In June, North Norfolk is particularly blessed with wide ribbons of scarlet poppies. The flashes of red shout loudly amongst other more timid wild flowers. The meadows appear to dance in the breeze each flower pirouetting on the beat.
Red is a colour not normally associated with Utopia, but at this time of year, living in North Norfolk, one cannot but wonder at its enchantment. It started with a view of three scarlet fields at the gateway to Creake Abbey, followed by a surprise sight of another glorious poppy meadow on our journey to Wiveton Hall to pick strawberries.
The lush crop of succulent fruit beckoned us in to devour its abundance. Gathering strawberries for jam making feels a real treat on a sunny day in Norfolk – bend, forage, find and basket, repeat, bend, forage, find and basket - gathers a slow momentum. Seduced by the all-pervading sweet heart fragrance, the basket fills itself easily.
The heady aroma transports to the kitchen where jam pan and boiling fruit meld before warmed jars. Apron once green now splashed and scrumbled with red sticky handprints and sweet smiles of endless setting tests. Labelled pots of red goodness parade in the store cupboard – North Norfolk delights abound.
For red lovers we have an exotic design of rich red hues, Pheasant Fancy is one our exclusive limited edition lamp shades, and it’s illumination creates a warming glow.
To re-tread footprints on a favourite walk, where sky and sea and earth meet and buffer, is a treat even on a windy, grey January day. The North Norfolk coastline is a sanctuary to wildlife and people – an ethereal interface that inspires and nurtures.
We surrender to the elements - embrace the gash of wind and rain and hear the roar of tide and turn.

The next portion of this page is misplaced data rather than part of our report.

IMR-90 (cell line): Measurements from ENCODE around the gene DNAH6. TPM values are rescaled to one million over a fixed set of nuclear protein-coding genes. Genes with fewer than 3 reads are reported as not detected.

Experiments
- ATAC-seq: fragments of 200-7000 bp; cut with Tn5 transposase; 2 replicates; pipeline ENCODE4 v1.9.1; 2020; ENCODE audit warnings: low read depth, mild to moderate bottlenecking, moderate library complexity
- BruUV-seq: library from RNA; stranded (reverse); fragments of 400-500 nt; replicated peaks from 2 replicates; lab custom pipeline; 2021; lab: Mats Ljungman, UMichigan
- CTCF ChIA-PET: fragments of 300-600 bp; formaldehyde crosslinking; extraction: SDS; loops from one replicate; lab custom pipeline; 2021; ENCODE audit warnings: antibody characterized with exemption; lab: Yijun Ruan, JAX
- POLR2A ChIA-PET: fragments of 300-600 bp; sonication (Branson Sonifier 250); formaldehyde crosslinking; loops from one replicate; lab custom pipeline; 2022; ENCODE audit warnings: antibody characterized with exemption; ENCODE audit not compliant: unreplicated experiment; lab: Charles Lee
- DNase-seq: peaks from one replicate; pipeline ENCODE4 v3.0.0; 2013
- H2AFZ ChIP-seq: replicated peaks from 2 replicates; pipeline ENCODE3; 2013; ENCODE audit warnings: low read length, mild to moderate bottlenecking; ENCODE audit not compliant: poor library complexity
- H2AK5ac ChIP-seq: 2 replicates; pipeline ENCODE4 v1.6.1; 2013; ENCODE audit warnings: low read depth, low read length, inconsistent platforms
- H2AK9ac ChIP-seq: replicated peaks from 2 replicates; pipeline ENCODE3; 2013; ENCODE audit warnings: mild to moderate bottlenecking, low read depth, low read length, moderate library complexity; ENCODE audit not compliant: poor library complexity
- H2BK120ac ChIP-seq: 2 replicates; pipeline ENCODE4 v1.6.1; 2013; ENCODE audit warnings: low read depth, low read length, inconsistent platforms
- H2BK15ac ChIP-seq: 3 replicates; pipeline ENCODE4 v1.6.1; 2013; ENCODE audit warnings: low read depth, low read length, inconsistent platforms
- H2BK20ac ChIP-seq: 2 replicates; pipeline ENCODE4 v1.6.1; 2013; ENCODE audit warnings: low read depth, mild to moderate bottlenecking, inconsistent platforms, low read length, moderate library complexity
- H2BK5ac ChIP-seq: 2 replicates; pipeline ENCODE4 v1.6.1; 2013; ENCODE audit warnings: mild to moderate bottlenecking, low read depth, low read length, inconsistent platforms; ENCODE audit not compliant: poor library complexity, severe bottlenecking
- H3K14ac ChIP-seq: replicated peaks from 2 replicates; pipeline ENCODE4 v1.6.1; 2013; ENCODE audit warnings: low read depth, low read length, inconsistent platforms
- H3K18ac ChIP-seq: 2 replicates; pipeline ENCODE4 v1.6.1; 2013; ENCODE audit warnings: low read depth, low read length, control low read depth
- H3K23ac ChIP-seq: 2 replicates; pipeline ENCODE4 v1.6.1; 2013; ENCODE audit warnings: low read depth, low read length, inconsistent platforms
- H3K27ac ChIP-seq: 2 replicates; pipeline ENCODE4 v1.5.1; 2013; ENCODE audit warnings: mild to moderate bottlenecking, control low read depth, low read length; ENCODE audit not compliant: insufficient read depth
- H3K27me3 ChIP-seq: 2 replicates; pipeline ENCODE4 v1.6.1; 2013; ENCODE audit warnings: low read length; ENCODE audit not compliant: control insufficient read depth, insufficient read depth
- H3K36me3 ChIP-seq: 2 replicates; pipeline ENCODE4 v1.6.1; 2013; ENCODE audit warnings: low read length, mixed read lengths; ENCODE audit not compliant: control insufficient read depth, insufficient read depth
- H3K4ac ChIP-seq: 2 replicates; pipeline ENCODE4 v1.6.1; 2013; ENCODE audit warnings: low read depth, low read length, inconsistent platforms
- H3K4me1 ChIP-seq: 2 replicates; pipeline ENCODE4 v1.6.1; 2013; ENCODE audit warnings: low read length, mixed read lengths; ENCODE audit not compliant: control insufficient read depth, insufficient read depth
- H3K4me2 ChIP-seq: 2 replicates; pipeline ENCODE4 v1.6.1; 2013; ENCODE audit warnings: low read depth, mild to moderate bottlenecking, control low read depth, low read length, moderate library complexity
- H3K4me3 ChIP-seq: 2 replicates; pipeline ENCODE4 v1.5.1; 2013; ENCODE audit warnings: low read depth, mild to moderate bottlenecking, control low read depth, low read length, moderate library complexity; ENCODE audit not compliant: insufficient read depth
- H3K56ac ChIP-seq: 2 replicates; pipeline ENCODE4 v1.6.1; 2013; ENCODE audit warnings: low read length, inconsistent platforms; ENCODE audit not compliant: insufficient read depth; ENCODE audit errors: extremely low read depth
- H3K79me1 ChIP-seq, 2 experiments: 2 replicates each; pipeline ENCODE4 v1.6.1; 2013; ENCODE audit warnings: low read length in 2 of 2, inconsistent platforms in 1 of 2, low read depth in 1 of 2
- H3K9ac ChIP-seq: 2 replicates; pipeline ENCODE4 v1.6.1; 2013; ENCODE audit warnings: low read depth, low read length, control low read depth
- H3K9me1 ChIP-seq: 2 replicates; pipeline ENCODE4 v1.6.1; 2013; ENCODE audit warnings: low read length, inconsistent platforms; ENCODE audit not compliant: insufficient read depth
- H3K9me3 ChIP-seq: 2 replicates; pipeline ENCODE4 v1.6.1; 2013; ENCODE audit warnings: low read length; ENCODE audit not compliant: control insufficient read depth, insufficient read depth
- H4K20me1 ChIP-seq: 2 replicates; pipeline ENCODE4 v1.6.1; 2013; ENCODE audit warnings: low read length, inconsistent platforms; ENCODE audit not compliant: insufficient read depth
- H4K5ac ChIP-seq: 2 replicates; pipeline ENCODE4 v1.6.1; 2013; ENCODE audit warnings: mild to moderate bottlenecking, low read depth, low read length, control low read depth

See 37 seconds of a panoramic video of the windy walk at Cley.
What inspires artists to capture something - a stimulus that sparks an exhilarating ignition to respond. The stark winter landscapes of North Norfolk, with their strong graphic qualities, contrive a creative approach where the editing out of features is as much the artistic remit as what one includes. This challenging duality delivers sparse vistas with intricate detailing in the forms.
The Land Song Collection has emerged organically from the seasonal study of the East Anglian countryside and coastline. It aims to reflect the quiet song where a rhythmic beauty is broken by staccato: tree, farm and village. The drawings are direct responses to actual sites that can be visited through the name or grid references supplied with each print. The Collection will continue to evolve and expand as the sky’s envelope opens.
The ghost of the mill sails turn to the rhythm of the historic wind.
In Burnham Norton, marshes wrap and ooze watery ribbons of grey sky. Reeds form natural weather vanes swaying in the breeze whilst beyond the edge, where watery and aerial worlds collide: creatures dance in the interface embracing the fluctuating borders of their habitat.